BRIEF DESCRIPTION OF THE DRAWINGS

FIG. 1 is an outline view of a compressor housing having a symmetrical arrangement of posts connecting an inlet collar to the housing.

FIG. 2 is an outline view of a compressor housing having a non-symmetrical arrangement of posts between the inlet collar and the housing.

FIG. 3 is a cross-section view of the compressor shown in FIG. 1, showing the location of cuts to be performed in accordance with the disclosure.

FIG. 4 is a cross-section view of the compressor shown in FIG. 4 after modifications are complete in accordance with the disclosure.

FIG. 5 is a cross-section view of an inlet assembly as described herein.

FIG. 6 is a cross-section view of a reworked compressor-housing in accordance with the disclosure.

FIG. 7 is an outline view of the reworked compressor shown in cross-section in FIG. 6.

FIG. 8 is a flowchart for a method of reworking a compressor-housing in accordance with the disclosure.

DETAILED DESCRIPTION

This disclosure relates to a method of remanufacturing turbochargers during a rebuilding, retrofitting, or reconditioning process. The process for remanufacturing turbochargers disclosed herein advantageously includes a procedure for converting an inlet port geometry for a compressor housing having an old or obsolete design to a new or different design. The disclosed remanufacturing process includes a series of operations that can result in a compressor housing that incorporates modifications to a compressor housing of a previous design into a new design and can be, thus, more cost effective than a remanufacturing process that involves scrapping the old compressor housing and replacing it with a new one.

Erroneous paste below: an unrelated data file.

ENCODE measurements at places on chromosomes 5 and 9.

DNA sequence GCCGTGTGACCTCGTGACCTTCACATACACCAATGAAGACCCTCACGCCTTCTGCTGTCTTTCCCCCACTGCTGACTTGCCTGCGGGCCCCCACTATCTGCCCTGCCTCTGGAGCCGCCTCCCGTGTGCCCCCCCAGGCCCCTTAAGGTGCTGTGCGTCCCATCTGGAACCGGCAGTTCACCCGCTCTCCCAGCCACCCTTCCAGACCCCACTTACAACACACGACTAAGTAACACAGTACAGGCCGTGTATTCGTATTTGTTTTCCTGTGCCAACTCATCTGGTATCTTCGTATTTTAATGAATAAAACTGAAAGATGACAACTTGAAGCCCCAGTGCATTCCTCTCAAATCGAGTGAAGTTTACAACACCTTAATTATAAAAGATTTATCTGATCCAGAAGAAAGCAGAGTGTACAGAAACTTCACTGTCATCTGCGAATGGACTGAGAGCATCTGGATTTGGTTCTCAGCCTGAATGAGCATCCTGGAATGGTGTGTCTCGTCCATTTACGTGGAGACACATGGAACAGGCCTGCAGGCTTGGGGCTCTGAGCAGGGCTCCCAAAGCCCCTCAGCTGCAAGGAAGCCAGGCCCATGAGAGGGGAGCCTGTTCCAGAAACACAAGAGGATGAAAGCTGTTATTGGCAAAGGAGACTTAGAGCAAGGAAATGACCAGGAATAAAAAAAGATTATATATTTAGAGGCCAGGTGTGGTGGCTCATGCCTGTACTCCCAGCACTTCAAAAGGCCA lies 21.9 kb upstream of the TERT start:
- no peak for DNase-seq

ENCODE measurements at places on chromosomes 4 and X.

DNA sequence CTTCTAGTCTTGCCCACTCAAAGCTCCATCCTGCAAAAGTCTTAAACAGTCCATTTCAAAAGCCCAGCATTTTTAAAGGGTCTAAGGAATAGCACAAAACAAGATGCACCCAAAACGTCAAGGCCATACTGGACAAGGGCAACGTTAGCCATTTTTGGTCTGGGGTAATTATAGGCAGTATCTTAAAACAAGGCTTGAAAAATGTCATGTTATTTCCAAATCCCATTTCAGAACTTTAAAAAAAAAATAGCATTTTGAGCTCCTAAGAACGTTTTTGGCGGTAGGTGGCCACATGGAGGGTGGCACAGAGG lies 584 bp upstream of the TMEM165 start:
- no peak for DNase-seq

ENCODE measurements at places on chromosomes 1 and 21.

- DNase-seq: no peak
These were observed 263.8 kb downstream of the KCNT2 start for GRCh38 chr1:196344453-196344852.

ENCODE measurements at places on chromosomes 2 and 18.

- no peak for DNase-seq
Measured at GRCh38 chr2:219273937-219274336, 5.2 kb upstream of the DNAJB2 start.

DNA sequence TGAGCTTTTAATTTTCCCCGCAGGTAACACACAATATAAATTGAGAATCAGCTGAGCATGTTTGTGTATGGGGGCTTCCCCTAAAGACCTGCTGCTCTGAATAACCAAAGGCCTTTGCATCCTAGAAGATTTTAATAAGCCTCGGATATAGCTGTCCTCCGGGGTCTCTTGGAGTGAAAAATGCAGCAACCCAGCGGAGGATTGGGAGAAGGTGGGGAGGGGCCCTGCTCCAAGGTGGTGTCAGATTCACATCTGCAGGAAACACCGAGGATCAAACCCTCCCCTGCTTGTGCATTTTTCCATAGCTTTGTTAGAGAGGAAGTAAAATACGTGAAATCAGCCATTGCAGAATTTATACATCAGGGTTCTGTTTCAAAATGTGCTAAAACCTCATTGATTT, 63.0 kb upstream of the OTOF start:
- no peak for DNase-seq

More specifically, a compressor housing 100 having an inlet bore 102 is shown in FIG. 1. The housing 100, which may be unitarily formed by a casting process, includes a scroll or volute portion 104, an outlet 106, and an inlet interface 108. The inlet interface 108 presented in FIG. 1 is configured for connecting the compressor housing 100 to an air inlet duct (not shown) by use of a clamp (not shown). This configuration is typical for connections of compressor inlets to other components of a machine, but other configurations are also known.

An inlet collar 110 surrounds an air inlet port 112. An inner diameter 114 of the inlet collar 110, which is also known as an inducer diameter, is the opening through which air enters the compressor housing 100 during operation. A recirculation slot 302 (shown in FIG. 3) fluidly connects the inlet port 112 with a recirculation passage 116. The recirculation passage 116 is open to the inlet bore 102 at a location upstream of the collar 110 such that air can recirculate through the passage 116 during operation of the compressor as is known.